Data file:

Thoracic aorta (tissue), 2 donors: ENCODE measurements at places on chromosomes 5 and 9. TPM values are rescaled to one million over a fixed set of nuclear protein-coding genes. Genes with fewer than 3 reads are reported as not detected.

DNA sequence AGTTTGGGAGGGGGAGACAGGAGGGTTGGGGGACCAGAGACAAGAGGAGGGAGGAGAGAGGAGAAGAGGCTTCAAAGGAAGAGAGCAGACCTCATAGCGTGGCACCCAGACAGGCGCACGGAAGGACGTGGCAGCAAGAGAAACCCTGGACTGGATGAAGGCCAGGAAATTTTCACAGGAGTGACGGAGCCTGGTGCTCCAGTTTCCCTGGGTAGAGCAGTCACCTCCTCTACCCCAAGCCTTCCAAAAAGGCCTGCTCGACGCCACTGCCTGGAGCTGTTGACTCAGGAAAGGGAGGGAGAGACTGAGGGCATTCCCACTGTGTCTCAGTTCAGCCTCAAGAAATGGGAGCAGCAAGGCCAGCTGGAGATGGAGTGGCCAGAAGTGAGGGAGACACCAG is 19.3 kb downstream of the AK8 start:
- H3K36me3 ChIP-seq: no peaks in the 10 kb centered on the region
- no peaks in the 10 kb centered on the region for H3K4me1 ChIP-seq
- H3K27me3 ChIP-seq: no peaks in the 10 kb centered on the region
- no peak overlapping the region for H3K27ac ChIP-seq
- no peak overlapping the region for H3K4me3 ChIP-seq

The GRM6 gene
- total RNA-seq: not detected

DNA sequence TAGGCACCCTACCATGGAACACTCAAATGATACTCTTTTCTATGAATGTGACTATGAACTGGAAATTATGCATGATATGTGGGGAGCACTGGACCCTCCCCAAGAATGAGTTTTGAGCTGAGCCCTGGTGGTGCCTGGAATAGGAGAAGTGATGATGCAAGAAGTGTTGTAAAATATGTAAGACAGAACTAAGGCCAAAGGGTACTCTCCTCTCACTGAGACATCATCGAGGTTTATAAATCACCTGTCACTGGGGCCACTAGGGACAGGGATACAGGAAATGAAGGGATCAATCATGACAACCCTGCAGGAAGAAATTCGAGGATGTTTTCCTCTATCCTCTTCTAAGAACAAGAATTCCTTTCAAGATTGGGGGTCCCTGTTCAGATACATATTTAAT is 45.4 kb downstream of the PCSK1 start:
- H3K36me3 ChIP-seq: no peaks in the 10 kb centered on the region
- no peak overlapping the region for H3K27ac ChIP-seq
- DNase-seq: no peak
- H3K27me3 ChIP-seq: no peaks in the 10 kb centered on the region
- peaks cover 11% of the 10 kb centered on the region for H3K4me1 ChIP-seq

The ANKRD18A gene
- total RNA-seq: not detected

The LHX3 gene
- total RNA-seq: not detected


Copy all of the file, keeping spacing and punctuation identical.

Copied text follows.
Thoracic aorta (tissue), 2 donors: ENCODE measurements at places on chromosomes 5 and 9. TPM values are rescaled to one million over a fixed set of nuclear protein-coding genes. Genes with fewer than 3 reads are reported as not detected.

DNA sequence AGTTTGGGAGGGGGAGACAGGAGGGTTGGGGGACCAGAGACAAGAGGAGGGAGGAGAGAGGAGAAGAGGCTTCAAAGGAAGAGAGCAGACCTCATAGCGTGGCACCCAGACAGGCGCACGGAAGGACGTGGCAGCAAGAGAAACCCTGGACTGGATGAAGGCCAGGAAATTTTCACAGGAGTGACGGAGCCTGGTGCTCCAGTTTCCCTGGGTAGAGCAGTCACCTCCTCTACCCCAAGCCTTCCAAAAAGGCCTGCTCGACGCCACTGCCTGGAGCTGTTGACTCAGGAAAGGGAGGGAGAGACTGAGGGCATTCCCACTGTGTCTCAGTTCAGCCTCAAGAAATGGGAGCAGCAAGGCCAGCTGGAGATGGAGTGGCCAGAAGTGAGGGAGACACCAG is 19.3 kb downstream of the AK8 start:
- H3K36me3 ChIP-seq: no peaks in the 10 kb centered on the region
- no peaks in the 10 kb centered on the region for H3K4me1 ChIP-seq
- H3K27me3 ChIP-seq: no peaks in the 10 kb centered on the region
- no peak overlapping the region for H3K27ac ChIP-seq
- no peak overlapping the region for H3K4me3 ChIP-seq

The GRM6 gene
- total RNA-seq: not detected

DNA sequence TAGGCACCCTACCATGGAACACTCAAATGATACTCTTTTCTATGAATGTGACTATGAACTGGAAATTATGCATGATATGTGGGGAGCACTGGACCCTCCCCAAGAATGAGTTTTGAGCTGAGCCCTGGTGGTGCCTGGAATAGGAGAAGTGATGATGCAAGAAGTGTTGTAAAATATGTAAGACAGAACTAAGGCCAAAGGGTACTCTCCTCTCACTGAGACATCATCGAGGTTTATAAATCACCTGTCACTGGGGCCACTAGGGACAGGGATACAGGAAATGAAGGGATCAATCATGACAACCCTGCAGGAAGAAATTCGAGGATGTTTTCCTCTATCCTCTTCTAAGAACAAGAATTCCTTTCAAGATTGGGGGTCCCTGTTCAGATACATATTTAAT is 45.4 kb downstream of the PCSK1 start:
- H3K36me3 ChIP-seq: no peaks in the 10 kb centered on the region
- no peak overlapping the region for H3K27ac ChIP-seq
- DNase-seq: no peak
- H3K27me3 ChIP-seq: no peaks in the 10 kb centered on the region
- peaks cover 11% of the 10 kb centered on the region for H3K4me1 ChIP-seq

The ANKRD18A gene
- total RNA-seq: not detected

The LHX3 gene
- total RNA-seq: not detected